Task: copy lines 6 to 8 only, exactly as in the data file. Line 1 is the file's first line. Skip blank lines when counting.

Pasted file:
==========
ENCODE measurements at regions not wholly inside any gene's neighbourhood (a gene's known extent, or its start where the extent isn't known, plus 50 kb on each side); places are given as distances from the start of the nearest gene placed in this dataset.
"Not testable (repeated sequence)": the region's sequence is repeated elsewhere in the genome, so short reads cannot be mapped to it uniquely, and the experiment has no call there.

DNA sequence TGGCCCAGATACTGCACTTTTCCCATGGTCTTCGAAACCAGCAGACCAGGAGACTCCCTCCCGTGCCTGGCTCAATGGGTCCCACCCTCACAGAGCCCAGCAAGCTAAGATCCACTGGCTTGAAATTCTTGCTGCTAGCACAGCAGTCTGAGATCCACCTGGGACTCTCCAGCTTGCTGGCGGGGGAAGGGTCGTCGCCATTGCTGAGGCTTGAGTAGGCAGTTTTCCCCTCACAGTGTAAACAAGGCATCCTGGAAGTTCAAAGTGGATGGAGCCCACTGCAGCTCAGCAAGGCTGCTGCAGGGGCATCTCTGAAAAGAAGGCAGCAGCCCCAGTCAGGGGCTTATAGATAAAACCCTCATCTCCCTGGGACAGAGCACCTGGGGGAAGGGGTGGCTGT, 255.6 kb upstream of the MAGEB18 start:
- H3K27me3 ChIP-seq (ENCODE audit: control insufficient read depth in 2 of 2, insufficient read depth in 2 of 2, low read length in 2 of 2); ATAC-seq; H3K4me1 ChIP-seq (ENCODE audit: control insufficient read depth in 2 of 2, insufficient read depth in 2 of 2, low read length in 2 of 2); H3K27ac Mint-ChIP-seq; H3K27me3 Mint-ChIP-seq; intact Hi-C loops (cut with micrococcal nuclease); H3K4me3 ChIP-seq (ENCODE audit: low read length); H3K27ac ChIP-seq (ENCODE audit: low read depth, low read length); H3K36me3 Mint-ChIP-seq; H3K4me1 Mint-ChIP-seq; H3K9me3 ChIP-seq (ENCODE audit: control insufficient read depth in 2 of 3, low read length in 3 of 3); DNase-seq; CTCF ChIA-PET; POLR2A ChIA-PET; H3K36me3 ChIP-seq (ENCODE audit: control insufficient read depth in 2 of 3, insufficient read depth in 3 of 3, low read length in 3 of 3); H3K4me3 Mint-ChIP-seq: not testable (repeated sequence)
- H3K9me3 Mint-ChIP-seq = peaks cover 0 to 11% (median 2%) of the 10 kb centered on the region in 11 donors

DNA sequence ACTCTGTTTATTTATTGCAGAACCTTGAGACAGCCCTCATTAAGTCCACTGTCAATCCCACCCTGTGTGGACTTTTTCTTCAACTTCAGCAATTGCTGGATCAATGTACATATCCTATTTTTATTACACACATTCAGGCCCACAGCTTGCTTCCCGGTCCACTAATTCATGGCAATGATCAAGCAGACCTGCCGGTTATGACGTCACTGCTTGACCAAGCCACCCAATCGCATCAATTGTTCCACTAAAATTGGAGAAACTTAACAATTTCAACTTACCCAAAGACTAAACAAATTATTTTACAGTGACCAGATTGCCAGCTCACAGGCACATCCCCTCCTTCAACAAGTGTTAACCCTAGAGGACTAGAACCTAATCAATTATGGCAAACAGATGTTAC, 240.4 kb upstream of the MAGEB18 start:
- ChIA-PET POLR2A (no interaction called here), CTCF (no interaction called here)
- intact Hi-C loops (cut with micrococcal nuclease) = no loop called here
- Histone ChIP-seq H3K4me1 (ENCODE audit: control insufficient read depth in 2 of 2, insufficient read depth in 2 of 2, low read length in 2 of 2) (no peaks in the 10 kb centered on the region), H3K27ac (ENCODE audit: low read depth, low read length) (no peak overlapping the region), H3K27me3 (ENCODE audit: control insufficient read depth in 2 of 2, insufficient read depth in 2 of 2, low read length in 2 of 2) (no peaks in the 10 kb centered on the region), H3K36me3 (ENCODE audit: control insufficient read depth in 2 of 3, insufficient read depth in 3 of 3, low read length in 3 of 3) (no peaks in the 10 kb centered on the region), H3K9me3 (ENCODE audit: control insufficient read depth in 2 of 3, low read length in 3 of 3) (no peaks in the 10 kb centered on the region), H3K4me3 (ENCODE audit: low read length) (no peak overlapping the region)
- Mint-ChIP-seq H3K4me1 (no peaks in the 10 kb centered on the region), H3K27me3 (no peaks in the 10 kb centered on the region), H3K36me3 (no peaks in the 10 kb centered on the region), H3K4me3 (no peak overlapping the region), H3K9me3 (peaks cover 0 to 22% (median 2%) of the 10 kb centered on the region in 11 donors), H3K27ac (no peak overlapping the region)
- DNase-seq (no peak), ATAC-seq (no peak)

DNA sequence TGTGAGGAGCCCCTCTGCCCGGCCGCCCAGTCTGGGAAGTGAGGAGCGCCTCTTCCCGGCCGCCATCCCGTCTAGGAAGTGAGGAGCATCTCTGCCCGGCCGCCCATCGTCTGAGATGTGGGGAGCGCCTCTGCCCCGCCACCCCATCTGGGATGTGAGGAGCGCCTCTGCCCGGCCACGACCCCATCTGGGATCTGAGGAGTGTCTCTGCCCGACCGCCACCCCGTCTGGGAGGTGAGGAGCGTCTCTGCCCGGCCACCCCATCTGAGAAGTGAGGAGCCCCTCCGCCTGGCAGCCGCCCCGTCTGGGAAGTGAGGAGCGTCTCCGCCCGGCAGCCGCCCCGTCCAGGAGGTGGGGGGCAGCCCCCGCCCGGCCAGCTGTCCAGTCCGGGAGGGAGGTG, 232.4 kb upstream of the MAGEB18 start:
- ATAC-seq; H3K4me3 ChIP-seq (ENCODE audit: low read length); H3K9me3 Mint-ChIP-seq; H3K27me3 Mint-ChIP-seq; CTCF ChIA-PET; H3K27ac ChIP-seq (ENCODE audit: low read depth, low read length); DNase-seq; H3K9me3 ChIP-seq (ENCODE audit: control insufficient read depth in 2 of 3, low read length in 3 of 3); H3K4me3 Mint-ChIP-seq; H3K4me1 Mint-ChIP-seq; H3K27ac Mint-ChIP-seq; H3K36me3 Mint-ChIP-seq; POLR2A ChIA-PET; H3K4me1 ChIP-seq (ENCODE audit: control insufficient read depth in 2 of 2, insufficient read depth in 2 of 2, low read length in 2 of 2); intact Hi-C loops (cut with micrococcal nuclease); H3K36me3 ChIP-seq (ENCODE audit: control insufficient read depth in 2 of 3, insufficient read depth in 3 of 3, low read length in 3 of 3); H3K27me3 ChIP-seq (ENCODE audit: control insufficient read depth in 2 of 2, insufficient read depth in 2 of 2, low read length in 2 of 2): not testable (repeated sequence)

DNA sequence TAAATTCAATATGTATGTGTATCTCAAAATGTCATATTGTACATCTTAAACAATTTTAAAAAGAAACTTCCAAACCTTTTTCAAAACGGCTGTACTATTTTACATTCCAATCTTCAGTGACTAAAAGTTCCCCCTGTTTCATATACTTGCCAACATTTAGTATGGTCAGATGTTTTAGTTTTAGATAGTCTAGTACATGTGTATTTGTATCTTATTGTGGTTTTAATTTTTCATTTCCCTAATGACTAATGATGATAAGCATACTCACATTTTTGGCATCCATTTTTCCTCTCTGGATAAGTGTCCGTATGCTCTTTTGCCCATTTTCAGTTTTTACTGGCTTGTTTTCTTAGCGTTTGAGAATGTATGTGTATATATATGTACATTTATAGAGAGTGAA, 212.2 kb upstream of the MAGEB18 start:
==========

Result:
DNA sequence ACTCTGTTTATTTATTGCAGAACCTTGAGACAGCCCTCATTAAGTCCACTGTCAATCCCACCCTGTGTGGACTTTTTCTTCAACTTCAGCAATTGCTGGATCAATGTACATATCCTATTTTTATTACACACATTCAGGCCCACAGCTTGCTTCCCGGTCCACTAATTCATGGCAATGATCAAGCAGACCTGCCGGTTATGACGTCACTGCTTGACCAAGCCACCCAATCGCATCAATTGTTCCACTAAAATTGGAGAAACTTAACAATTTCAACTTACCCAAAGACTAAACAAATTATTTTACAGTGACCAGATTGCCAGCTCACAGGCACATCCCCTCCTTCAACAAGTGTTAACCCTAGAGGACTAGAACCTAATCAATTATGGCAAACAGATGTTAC, 240.4 kb upstream of the MAGEB18 start:
- ChIA-PET POLR2A (no interaction called here), CTCF (no interaction called here)
- intact Hi-C loops (cut with micrococcal nuclease) = no loop called here